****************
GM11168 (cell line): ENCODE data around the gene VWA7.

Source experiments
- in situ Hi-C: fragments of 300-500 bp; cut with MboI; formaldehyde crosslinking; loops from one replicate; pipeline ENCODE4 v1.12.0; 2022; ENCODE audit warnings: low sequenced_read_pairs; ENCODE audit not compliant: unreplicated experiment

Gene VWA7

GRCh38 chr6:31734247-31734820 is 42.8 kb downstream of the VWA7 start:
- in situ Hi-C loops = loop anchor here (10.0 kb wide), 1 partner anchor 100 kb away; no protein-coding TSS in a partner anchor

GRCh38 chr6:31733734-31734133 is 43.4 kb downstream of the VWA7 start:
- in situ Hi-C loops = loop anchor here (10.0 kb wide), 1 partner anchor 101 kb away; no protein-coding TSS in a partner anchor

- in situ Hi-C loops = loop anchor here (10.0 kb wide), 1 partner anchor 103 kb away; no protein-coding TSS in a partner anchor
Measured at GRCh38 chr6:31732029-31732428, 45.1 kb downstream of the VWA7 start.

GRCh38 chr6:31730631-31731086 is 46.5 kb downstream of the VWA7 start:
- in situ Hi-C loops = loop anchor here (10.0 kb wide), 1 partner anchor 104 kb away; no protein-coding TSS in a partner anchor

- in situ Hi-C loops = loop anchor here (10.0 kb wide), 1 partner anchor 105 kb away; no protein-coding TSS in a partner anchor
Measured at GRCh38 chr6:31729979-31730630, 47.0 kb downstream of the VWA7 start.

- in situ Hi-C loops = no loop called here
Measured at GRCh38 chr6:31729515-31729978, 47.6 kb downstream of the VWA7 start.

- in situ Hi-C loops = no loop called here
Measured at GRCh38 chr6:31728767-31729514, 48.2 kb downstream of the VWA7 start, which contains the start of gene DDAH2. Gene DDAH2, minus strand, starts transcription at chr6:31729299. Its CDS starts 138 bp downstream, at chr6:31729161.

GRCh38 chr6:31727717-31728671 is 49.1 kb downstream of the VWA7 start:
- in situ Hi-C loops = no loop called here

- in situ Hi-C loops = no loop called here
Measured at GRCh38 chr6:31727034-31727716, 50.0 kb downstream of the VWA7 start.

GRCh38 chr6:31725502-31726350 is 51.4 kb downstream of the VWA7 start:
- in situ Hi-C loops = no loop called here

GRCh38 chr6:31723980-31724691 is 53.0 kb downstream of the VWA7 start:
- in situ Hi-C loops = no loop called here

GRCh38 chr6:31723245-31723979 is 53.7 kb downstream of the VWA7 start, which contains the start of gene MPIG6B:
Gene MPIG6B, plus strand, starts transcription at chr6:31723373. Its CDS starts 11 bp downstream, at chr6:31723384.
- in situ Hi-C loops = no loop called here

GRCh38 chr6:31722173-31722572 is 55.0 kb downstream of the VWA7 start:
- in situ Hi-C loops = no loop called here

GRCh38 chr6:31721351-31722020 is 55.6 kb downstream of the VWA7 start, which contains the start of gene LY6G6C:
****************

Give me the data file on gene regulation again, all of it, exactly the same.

GM11168 (cell line): ENCODE data around the gene VWA7.

Source experiments
- in situ Hi-C: fragments of 300-500 bp; cut with MboI; formaldehyde crosslinking; loops from one replicate; pipeline ENCODE4 v1.12.0; 2022; ENCODE audit warnings: low sequenced_read_pairs; ENCODE audit not compliant: unreplicated experiment

Gene VWA7

GRCh38 chr6:31734247-31734820 is 42.8 kb downstream of the VWA7 start:
- in situ Hi-C loops = loop anchor here (10.0 kb wide), 1 partner anchor 100 kb away; no protein-coding TSS in a partner anchor

GRCh38 chr6:31733734-31734133 is 43.4 kb downstream of the VWA7 start:
- in situ Hi-C loops = loop anchor here (10.0 kb wide), 1 partner anchor 101 kb away; no protein-coding TSS in a partner anchor

- in situ Hi-C loops = loop anchor here (10.0 kb wide), 1 partner anchor 103 kb away; no protein-coding TSS in a partner anchor
Measured at GRCh38 chr6:31732029-31732428, 45.1 kb downstream of the VWA7 start.

GRCh38 chr6:31730631-31731086 is 46.5 kb downstream of the VWA7 start:
- in situ Hi-C loops = loop anchor here (10.0 kb wide), 1 partner anchor 104 kb away; no protein-coding TSS in a partner anchor

- in situ Hi-C loops = loop anchor here (10.0 kb wide), 1 partner anchor 105 kb away; no protein-coding TSS in a partner anchor
Measured at GRCh38 chr6:31729979-31730630, 47.0 kb downstream of the VWA7 start.

- in situ Hi-C loops = no loop called here
Measured at GRCh38 chr6:31729515-31729978, 47.6 kb downstream of the VWA7 start.

- in situ Hi-C loops = no loop called here
Measured at GRCh38 chr6:31728767-31729514, 48.2 kb downstream of the VWA7 start, which contains the start of gene DDAH2. Gene DDAH2, minus strand, starts transcription at chr6:31729299. Its CDS starts 138 bp downstream, at chr6:31729161.

GRCh38 chr6:31727717-31728671 is 49.1 kb downstream of the VWA7 start:
- in situ Hi-C loops = no loop called here

- in situ Hi-C loops = no loop called here
Measured at GRCh38 chr6:31727034-31727716, 50.0 kb downstream of the VWA7 start.

GRCh38 chr6:31725502-31726350 is 51.4 kb downstream of the VWA7 start:
- in situ Hi-C loops = no loop called here

GRCh38 chr6:31723980-31724691 is 53.0 kb downstream of the VWA7 start:
- in situ Hi-C loops = no loop called here

GRCh38 chr6:31723245-31723979 is 53.7 kb downstream of the VWA7 start, which contains the start of gene MPIG6B:
Gene MPIG6B, plus strand, starts transcription at chr6:31723373. Its CDS starts 11 bp downstream, at chr6:31723384.
- in situ Hi-C loops = no loop called here

GRCh38 chr6:31722173-31722572 is 55.0 kb downstream of the VWA7 start:
- in situ Hi-C loops = no loop called here

GRCh38 chr6:31721351-31722020 is 55.6 kb downstream of the VWA7 start, which contains the start of gene LY6G6C: